Unilever: It had 1,600 brands in its portfolio in 1999, when it did business in some 150 countries. More than 90 percent of its profits came from 400 brands. Most of the other 1,200 brands made losses or, at best, marginal profits.

The implications are inescapable. Companies can boost profits by deleting loss-making brands. Many corporations don't realize that when they slot several brands into the same category, they incur hidden costs because multi brand strategies suffer from diseconomies of scale. Naturally, those hidden costs decline when companies reduce the number of brands they sell. In fact, some businesses have improved performance by deleting not just loss-making brands but also declining, weak, and marginally profitable brands. By using the resources they've freed to make their remaining brands better and more attractive to customers. Thus, killing brands may sometimes be the best way for companies to serve both customers and shareholders.

Signs of Brand Killing
There are some telltale signs left behind by the brand killing managers. This would help identify whether a company is on its way to destroying a brand. Under no circumstances should one conclude that if one clue is present, "brandicide" is happening there.

Sign 1: Constant cuts in ad budgets year after year.
Sign 2: More sales promotions than advertisements
Sign 3: More emphasis on "push" than on "pull".
Sign 4: Little or no emphasis on consumer research and contact.
Sign 5: Non-marketing people in charge of marketing.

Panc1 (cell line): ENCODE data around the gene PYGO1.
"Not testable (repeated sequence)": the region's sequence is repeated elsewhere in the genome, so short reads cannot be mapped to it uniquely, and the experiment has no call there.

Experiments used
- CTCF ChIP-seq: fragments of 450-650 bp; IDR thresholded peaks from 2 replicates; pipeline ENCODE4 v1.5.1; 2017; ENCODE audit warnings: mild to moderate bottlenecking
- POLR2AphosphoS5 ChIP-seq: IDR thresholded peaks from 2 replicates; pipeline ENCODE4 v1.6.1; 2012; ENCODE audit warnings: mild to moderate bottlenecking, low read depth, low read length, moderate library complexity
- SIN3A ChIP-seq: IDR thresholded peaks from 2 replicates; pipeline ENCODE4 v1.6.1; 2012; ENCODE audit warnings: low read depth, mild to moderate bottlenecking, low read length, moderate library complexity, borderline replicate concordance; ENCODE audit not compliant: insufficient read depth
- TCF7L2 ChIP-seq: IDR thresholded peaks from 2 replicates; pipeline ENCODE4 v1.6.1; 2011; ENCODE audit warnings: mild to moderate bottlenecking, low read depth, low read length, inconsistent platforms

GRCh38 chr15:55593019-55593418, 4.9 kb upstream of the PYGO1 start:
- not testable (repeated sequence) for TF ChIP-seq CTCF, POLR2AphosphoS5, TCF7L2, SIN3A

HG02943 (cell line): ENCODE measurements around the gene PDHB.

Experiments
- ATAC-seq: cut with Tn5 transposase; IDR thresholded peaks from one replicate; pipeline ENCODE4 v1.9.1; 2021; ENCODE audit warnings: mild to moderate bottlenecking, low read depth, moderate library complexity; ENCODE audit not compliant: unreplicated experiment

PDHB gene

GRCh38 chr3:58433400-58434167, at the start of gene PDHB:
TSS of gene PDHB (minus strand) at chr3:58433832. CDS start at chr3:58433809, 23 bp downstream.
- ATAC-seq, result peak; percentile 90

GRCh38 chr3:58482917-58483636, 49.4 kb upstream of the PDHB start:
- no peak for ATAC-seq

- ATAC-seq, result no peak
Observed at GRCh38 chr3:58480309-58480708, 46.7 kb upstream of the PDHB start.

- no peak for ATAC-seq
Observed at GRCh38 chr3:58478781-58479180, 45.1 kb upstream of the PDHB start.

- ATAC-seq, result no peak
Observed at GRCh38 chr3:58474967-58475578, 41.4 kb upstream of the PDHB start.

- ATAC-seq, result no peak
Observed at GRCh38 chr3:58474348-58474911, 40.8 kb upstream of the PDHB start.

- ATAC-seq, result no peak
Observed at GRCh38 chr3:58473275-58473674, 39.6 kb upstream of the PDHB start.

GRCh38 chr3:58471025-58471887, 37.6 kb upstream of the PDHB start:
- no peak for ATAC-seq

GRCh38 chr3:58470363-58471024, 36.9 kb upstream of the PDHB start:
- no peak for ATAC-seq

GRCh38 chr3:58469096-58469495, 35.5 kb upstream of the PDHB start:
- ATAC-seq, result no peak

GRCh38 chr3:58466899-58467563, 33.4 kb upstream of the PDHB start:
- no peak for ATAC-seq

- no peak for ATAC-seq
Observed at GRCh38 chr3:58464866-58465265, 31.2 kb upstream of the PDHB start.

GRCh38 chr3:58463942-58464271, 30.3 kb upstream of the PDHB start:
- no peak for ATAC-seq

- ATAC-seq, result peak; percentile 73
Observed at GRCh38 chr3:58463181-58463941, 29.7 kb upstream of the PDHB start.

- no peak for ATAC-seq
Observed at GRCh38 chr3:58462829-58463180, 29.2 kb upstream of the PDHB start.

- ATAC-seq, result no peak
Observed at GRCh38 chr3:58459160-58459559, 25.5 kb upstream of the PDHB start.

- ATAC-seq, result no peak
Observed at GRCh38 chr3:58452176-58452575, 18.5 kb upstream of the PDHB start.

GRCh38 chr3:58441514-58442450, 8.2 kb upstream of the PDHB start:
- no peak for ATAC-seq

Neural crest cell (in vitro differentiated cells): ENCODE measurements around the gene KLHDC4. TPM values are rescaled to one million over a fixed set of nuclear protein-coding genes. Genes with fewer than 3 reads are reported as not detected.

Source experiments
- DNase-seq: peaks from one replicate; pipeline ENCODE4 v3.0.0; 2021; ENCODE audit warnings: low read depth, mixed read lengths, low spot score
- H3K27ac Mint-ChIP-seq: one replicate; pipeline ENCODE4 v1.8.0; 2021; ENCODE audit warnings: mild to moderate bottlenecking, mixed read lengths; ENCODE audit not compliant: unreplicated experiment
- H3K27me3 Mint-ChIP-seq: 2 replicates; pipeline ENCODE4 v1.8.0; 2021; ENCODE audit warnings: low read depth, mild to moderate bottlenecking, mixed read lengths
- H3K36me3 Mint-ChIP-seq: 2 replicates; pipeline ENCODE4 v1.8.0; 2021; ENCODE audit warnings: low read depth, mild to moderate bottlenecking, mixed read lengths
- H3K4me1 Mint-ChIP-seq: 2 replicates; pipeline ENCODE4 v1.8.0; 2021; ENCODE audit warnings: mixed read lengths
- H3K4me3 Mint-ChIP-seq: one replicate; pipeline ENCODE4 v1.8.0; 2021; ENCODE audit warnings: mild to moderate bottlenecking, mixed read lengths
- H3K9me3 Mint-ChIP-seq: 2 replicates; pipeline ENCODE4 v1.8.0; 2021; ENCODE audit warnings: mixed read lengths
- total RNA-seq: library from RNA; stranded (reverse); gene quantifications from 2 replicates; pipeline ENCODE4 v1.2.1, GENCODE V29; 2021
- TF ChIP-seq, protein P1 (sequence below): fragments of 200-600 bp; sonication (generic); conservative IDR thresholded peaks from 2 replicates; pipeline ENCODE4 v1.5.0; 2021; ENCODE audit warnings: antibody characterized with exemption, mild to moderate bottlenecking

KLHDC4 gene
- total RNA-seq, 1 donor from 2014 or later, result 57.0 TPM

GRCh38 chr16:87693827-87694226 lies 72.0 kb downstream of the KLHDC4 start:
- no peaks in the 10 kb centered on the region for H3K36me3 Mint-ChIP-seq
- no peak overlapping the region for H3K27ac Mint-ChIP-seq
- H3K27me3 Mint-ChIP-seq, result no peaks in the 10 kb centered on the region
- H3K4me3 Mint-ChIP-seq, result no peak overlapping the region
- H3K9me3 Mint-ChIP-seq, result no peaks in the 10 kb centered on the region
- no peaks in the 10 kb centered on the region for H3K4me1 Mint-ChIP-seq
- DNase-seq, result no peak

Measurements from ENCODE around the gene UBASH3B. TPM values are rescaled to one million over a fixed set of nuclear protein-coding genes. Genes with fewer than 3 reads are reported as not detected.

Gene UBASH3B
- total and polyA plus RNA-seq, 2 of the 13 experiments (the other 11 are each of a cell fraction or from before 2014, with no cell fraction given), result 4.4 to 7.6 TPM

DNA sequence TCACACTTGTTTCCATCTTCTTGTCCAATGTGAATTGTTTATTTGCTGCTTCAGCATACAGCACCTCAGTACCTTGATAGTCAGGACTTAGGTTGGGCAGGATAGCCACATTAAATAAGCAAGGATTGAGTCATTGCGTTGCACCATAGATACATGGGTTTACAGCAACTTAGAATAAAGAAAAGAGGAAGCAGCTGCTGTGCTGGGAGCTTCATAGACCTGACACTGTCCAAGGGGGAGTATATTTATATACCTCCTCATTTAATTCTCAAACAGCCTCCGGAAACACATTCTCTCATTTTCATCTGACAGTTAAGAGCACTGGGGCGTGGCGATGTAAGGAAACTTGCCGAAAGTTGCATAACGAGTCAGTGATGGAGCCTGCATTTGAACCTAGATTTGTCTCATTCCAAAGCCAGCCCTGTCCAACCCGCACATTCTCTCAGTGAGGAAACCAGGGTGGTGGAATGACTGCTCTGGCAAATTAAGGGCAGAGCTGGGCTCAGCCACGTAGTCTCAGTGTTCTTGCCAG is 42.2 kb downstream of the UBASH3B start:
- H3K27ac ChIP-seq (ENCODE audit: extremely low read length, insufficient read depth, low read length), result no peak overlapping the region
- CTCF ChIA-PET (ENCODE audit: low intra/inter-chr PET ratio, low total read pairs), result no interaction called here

Decisions to be Made Prior to Brand Killing
After companies have identified all the brands they plan to delete, executives need to reevaluate each of them before placing it on one of four internal lists: merge, sell, milk, or kill (in order from the most complex to the simplest to execute.

Merging Brands: Companies often prefer to merge brands rather than drop them, especially when the brands targeted for elimination have more than a few customers or occupy niches that might grow in the future.

When two brands are equally strong, however, smart companies adopt more gradual migration strategies. They use both brands, either as a dual brand or by making one a sub brand of the other for a while before dropping the weaker of the two.

Selling Brands: Despite the instinctive organizational resistance, wise companies sell brands that are profitable when they don't fit in with corporate strategy. For instance, in 2001, P&G sold the Spic and Span and the Cinch cleaner brands, as well as the Biz bleach and Clearasil skincare brands, and recently put the Punica and Sunny Delight juice brands on the block. They were all-profitable but were in categories that the giant did not want to focus on. Smart companies create legal safeguards to ensure that the brands they sell do not return as rivals.